A policy that requires over 50% of those responding to agree, or a minimum number of objections before something can be stopped, would do the trick. But what next? Wait until a subsequent meeting – virtual or real – to ratify that decision? Not much help if a rapid response is required! And what about keeping records? Electronic? Not much good if they’re only accessible from one person’s inbox! Better to make it a policy that such decisions are reported like Minutes?

For a couple of years I was on the Board of an international body whose Directors were scattered to the four corners of the globe (not logically possible, but you know what I mean!). Getting them together for more than one or two meetings a year would have been prohibitively expensive and massively time-consuming, so most Board meetings were held by teleconference. With the CEO in Australia, the Chairman in America, and Directors in England, South Africa, India etc., we had to meet at odd moments to allow for time differences. Maybe the odd Director answered the phone in their pyjamas (funny place to have a phone), but it worked!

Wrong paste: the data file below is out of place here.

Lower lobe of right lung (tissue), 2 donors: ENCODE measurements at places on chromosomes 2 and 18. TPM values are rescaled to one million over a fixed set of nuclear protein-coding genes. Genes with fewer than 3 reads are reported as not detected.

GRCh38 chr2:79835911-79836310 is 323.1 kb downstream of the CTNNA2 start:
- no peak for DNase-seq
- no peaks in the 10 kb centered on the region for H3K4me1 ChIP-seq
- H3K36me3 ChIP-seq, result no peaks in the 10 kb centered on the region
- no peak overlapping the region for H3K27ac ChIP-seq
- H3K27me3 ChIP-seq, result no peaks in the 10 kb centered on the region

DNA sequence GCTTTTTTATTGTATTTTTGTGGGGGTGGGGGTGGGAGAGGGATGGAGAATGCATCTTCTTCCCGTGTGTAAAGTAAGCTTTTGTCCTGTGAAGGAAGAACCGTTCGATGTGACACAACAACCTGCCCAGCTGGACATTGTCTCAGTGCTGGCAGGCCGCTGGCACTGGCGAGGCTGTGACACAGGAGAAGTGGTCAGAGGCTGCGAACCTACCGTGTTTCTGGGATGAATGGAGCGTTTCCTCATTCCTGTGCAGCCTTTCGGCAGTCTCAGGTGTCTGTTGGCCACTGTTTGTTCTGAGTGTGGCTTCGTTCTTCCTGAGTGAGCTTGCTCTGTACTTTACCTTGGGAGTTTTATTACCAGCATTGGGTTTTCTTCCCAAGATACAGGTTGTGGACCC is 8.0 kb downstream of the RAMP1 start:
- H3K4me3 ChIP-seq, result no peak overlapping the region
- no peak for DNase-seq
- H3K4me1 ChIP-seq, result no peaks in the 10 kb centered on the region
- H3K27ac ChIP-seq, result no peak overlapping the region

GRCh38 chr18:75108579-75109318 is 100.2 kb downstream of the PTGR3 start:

The key was planning, preparation, and participation.  The Officers having already made their own deliberations, the Chairman and CEO set out and distributed an advance agenda that progressed in logical sequence; notes and supporting papers were circulated in advance, with all options explained; and all participants expected to state their view clearly, with votes enumerated against the attendee list.

It worked because the group was tight, well-known to each other, committed to attendance, and anxious to make progress. It would have failed if the Chairman had permitted subsequent backtracking on previous decisions, let dominant personalities take over the discussion, or allowed the meeting to stray into subjects that were off beam. The particular skill being to inspire input from those who never normally express an opinion on anything, or wrong-foot those who switched to speakerphone while they nipped off to fetch a coffee. Face to face these same skills would be used to prompt those individuals whose ‘lights are on’ but where there’s ‘nobody home’!